PAGE 89

79 strongly agree on the 12 item parent social validity scale. The only negative feedback that was given by the parent was that the recording equipment broke. Relevance to Research Questions Research question one. Will elementary students receiving t he parent reading intervention show an increase in reading fluency skills, as measured by CBM, compared to baseline scores on these measures? For Students 1 4, there was an increase in WRC from baseline to follow up which contributed to the average stati stically significant difference between these phases. Additionally, there was an increase in WRC from the end of baseline to the end of intervention phases for these same four students. Although this difference was not analyzed for statistical significan ce, for all four of these students the difference was greater than would be expected if the children had been receiving regular reading instruction (rather than receiving no instruction over the summer break). This has particular practical significance co nsidering the research that indicates the tendency for impact on at risk students (Allington & McGill Franzen, 2003; Cooper et al., 1996; USDOE, 2002). None of the stude nts in this study exhibited a decrease in scores from the baseline phase to the follow up phase. A less positive result was the consistent finding that there was little, if any, positive change from baseline mean to intervention mean for the participants. While it is possible that the delayed change had no association with the actual intervention, it is hypothesized that this academic intervention will not have an immediate effect, but requires a longer period of implementation before positive outcomes ar e evidenced.

PAGE 90

80 A consistent finding among all of the participants was the variability and the overlap between phases. While variability in WRC per minute is consistent with past research with students targeted for reading interventions (Fiala & Sheridan, 20 03; Gilbert, Williams & McGlaughlin, 1996), such variance and overlap makes it difficult to make conclusive statements about the effectiveness of the intervention. Further, variability presents specific challenges in a study employing a multiple baseli ne design across subjects. The lack of stability in the baseline phase made it difficult to determine the opportune time to begin implementation of the intervention and to associate any changes or trends with the intervention. Additionally, in a study usi ng multiple baseline design, the increase in scores between the last data point of baseline and the first data point of intervention that was evident among all participants is indicative of an immediate change in behavior with implementation of the interve ntion (Heward, 1987). However, with such variability and overlap as was seen in these data, the increase could not be reliably associated with the intervention. Research question two. To what extent do participating parents find the parent reading inte rvention effective? Another positive finding in this study was the social validity of the intervention. Parents suggested that the intervention was effective by agreeing that it was an acceptable intervention, that m ost parents would find it appropriate a nd suitable, it was a good way intervention. Additionally, they reported liking the procedures. An intervention that is enjoyed by the parent and the student participa nt, and one that is considered to be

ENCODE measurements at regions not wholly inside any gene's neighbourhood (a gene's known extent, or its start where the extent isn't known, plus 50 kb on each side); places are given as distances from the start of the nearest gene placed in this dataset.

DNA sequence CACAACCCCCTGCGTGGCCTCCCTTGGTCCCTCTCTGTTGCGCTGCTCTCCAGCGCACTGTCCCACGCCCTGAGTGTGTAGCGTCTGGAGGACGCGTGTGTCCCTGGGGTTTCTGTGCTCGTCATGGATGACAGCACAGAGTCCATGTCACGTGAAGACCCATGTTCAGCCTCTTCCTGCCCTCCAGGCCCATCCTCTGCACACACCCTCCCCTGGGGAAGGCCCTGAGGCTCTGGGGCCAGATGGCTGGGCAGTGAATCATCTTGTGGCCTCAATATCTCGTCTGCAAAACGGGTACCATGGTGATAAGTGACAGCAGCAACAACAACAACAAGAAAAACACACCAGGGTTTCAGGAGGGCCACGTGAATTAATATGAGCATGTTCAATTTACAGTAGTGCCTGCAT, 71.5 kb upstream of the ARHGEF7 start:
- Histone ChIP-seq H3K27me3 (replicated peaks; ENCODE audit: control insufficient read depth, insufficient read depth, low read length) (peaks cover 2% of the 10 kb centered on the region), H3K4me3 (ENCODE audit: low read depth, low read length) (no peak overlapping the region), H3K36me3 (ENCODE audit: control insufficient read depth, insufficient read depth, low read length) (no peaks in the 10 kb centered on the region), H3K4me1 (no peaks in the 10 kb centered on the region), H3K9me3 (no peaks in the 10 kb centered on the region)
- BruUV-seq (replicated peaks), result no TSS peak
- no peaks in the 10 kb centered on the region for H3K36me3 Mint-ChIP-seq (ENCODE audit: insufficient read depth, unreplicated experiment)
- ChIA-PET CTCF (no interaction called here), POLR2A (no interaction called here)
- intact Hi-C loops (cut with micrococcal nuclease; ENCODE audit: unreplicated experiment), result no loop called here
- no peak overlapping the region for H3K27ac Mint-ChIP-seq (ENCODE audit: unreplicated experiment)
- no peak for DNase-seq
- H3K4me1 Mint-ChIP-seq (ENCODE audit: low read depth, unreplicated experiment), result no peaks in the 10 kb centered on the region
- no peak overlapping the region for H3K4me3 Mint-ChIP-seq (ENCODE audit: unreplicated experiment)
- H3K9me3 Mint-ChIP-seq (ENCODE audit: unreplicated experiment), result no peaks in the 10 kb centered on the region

PAGE 91

81 effective, is more likely to be implemented in the future (Lane & Beebe Frankenberger, 2004; Witt & Elliott, 1985). Research question three. What qualities of the parent reading intervention do these parents perceive to be most helpful? Parents indicated that the most helpful aspects of the intervention included: the structure and packaging of the intervention having all materials readily available and organized in a single binder, timing passages, having procedure s explained clearly, and being able to monitor progress themselves. They also reported enjoying the time spent with their children and being able to help them. Research question four. What do these parents consider to be the perceived barriers in imple menting this intervention as it was designed? Not having enough time was the only barrier identified for implementing the intervention. Parents reported that affording the time was particularly difficult becaus e of time spent at their jobs and time needed to care for other children in the household. This barrier was reported by two of the five parent participants. Research question five. To what extent do student participants find the parent reading intervention effective? All students reported that th e intervention helped them read better and that they liked the intervention. Students reported enjoying the individual attention received when their parents worked with them. Observations of the students smiling, laughing, talking before/after sessions s upported their reports that they enjoyed the intervention and assessment sessions.

PAGE 92